Stevens Demystifies Engineering for Young Girls
Introduce a Girl to Engineering! Day at Brensinger Elementary encourages students by giving them women role models
This month, Stevens Institute of Technology hosted its fifth annual Introduce a Girl to Engineering! Day event at Brensinger Elementary School in Jersey City. Throughout February, we’re also sharing the stories of some of our female faculty members and students, and how they are critical to our mission to inspire, nurture, and educate leaders in tomorrow's technology-centric environment while contributing to the solution of the most challenging problems of our time.
These notable female researchers are fundamental contributors to the achievements that earned Stevens the Bronze Award in the American Society for Engineering Education’s inaugural Diversity Recognition Program for helping us make “significant, measurable progress in increasing the diversity, inclusion, and degree attainment outcomes.”
The important role of female mentors throughout a young girl’s life and education should not be underestimated.
During Stevens’ fifth-annual Introduce a Girl to Engineering! Day at Brensinger Elementary in Jersey City on February 20, approximately 200 female elementary students in grades six through eight gathered in the school’s auditorium. Stevens chemical engineering professor Stephanie Lee asked them, “Why are we doing this? Introduce a Girl to Engineering Day? Why not boys?”
While many of the students seemed to already have a grasp on the idea that there tend to be more males going into engineering fields than females, the reality of the gender gap in engineering sank in when a Stevens student volunteer explained that only about 30 percent of engineering students at Stevens are female—compared to 20 percent of undergraduate engineering degrees awarded to women nationwide, making Stevens’ undergraduate female engineering population about ten percent higher than the national average.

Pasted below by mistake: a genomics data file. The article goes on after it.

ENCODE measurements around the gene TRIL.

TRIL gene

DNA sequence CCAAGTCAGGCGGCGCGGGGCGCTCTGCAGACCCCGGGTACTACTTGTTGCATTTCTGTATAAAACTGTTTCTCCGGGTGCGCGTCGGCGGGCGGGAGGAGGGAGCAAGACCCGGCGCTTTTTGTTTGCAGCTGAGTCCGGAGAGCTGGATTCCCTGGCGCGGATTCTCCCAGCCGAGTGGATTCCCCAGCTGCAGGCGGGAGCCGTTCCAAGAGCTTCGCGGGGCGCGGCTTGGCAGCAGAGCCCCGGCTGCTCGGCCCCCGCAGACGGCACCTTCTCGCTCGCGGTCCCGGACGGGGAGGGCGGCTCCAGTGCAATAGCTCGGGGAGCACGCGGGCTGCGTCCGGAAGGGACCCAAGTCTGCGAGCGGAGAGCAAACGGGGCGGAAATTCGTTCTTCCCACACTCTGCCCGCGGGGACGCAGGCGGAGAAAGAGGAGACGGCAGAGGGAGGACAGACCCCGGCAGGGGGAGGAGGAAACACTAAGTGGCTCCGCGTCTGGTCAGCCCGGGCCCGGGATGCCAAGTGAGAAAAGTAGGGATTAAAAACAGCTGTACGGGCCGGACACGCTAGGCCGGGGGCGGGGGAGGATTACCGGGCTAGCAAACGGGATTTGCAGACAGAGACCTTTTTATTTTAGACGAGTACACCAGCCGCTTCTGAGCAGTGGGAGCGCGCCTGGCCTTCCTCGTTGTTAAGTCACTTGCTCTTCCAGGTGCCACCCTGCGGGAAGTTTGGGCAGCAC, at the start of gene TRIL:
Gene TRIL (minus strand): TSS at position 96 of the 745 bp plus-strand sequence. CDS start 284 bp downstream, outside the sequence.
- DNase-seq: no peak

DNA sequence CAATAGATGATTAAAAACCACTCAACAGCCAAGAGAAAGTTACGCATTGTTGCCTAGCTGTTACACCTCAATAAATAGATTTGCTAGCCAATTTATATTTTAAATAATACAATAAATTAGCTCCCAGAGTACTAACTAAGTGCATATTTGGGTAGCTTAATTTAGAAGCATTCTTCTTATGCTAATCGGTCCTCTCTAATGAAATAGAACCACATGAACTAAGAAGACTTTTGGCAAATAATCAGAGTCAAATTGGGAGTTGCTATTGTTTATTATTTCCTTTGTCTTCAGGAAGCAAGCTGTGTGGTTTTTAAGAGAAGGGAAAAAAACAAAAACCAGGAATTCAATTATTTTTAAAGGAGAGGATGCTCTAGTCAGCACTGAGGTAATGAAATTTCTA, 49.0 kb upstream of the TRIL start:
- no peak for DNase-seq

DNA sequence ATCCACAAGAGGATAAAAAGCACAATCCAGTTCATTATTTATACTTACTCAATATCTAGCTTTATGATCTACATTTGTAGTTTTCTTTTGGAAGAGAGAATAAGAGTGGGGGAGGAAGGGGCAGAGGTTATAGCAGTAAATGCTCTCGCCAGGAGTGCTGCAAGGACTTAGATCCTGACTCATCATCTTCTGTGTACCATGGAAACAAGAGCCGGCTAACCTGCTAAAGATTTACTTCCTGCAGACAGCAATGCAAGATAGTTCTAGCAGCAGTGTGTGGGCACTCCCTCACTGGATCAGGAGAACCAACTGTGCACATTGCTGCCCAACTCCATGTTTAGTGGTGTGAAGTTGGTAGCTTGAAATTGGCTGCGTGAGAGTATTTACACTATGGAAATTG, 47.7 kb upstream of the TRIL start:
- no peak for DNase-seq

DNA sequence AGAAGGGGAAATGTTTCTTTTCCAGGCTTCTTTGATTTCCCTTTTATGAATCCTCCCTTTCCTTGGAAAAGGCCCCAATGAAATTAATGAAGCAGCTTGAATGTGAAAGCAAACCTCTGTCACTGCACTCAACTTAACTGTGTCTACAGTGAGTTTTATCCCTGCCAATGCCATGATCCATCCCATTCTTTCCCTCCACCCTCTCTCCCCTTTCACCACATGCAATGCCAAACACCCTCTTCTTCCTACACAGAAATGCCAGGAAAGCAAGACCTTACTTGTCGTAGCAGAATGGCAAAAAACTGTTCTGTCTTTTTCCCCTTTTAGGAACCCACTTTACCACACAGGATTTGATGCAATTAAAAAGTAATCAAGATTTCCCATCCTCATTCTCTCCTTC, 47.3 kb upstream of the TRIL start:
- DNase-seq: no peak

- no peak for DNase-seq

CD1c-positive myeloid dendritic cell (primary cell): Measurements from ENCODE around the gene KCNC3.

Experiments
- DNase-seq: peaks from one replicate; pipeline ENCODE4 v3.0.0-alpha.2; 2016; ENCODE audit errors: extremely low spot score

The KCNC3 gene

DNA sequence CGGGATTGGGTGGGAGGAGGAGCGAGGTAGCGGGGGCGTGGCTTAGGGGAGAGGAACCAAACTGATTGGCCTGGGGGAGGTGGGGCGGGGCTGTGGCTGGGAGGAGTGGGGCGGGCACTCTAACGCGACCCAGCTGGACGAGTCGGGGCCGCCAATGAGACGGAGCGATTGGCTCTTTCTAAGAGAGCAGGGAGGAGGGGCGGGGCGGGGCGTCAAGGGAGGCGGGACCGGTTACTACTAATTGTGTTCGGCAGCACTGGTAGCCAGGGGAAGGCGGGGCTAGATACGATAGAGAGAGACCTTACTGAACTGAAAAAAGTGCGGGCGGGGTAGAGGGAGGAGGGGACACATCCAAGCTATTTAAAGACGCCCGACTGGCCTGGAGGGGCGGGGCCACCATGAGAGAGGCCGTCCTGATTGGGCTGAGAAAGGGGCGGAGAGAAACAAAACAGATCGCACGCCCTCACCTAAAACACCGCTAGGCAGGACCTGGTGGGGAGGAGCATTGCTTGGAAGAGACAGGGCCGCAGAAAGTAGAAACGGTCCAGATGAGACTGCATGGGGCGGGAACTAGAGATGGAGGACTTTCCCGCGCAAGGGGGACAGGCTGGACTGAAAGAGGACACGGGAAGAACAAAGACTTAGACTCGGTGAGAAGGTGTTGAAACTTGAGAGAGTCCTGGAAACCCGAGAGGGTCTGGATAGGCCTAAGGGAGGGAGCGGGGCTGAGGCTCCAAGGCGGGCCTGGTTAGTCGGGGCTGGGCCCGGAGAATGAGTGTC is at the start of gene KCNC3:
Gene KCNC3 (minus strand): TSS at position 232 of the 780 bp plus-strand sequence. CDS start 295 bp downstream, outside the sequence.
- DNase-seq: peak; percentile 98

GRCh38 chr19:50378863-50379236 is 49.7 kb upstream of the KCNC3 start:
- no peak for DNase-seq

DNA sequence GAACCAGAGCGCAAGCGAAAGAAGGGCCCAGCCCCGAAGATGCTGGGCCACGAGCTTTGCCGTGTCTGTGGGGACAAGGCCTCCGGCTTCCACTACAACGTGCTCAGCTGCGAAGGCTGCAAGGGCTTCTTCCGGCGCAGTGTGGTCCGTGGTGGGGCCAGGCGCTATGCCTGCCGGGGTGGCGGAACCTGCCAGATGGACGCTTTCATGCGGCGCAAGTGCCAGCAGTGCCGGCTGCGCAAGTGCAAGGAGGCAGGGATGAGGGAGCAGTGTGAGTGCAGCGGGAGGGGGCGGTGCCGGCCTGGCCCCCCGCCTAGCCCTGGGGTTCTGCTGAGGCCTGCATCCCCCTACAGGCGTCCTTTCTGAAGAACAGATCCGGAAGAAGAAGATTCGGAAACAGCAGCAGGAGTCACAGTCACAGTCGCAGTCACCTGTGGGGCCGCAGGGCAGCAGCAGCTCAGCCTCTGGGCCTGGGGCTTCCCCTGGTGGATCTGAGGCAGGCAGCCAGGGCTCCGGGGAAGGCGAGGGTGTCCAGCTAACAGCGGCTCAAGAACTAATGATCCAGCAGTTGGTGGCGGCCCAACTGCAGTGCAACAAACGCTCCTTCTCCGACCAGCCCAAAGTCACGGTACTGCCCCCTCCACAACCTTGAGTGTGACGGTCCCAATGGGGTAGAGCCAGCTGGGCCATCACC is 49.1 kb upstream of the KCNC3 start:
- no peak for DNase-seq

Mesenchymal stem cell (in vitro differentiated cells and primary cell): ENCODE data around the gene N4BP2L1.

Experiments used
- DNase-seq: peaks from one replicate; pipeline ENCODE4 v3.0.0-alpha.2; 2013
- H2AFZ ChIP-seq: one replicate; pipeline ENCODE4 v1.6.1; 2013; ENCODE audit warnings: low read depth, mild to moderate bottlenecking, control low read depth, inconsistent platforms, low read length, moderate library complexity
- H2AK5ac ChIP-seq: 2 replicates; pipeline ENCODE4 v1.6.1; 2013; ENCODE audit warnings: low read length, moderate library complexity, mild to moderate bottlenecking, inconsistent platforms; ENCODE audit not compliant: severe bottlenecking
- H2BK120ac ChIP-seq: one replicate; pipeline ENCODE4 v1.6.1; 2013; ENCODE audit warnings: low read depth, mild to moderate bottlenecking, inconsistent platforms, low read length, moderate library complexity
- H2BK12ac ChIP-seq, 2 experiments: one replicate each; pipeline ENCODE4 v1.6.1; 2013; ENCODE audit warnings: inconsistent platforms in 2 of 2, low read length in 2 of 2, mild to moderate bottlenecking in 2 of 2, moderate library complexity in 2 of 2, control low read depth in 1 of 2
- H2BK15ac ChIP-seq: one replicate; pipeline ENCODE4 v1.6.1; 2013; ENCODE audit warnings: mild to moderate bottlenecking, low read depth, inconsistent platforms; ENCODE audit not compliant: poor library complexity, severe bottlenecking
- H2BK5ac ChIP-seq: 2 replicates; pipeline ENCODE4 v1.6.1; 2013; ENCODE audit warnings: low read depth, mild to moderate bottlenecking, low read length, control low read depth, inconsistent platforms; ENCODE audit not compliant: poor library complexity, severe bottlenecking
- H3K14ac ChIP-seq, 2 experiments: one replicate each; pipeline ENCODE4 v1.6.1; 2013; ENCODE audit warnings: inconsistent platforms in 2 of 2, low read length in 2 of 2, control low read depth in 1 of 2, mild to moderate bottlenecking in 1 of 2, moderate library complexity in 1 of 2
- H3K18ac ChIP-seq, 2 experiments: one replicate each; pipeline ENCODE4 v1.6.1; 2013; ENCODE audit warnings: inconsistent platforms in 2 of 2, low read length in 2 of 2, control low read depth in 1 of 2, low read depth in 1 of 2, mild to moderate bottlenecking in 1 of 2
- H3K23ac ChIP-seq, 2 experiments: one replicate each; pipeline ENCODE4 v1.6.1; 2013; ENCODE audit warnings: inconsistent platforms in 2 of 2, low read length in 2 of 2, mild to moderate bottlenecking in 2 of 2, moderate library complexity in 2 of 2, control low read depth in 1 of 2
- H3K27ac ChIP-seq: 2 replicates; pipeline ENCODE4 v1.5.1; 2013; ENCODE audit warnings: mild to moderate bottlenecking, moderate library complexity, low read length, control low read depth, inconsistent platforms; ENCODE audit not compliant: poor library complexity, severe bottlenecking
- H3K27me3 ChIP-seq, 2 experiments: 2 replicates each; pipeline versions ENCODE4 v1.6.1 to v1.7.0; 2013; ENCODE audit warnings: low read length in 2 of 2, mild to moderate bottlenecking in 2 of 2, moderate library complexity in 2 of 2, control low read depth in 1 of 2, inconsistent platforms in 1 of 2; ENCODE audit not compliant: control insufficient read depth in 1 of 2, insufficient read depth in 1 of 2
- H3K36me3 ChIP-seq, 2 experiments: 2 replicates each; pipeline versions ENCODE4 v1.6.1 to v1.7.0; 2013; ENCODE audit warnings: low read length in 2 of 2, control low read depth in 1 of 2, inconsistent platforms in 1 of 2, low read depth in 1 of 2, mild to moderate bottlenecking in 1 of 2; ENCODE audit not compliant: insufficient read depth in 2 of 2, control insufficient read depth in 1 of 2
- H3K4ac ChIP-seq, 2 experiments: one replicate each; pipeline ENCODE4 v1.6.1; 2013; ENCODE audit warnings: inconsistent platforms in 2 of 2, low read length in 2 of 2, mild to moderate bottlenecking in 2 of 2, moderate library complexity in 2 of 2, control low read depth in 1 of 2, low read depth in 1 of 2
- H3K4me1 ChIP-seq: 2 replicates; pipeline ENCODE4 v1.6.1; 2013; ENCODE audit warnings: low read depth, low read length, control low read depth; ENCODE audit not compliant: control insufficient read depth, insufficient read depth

“You could see shock on a lot of the girls’ faces,” Lee said. “I don’t think they realized that the discrepancy was so large.”
Despite this gap between male and female engineering students, “It’s actually pretty good!” said Maxine Fontaine, Stevens assistant professor of mechanical engineering. Considering that the gap was once much larger, that number shows great improvement, especially when considering the national average of female engineering students. In order to continue to decrease the gender disparity in engineering, outreach with programs like this play a crucial role in increasing student engagement.
“We need to start earlier to introduce girls to engineering, because they’re set on the path early,” Fontaine said. “If they’re discouraged from math and science, it’s hard to build the skills that they need to go into an engineering field. Showing them female role models at a young age leaves an impression.”
This is why Fontaine and Lee are eager for this opportunity to bring awareness of the possibilities of engineering to so many young girls at Brensinger. The two Stevens professors were also joined by five Stevens student volunteers: Emily Sneddon, Jessica Persaud, and Dongrun (Sally) Ju in chemical engineering and materials science; and MariaCristina Todaro and Alyaa Elkhafif in mechanical engineering.
“As educators, we are responsible for cultivating and inspiring interest in our students. This responsibility includes celebrating women's achievements in STEM (science, technology, engineering, and math),” said STEM-focused assistant principal and Stevens alumna Janeen Maniscalco. “By providing our girls with a comfortable setting, they get to ask Stevens engineers questions about their journey without fear.”
Lee brought demos that made the event even more engaging, providing students with hands-on interactive activities. One particularly fun moment was when Lee asked for a volunteer to try out her cleanroom suit—clothing worn in a room designed to minimize contamination.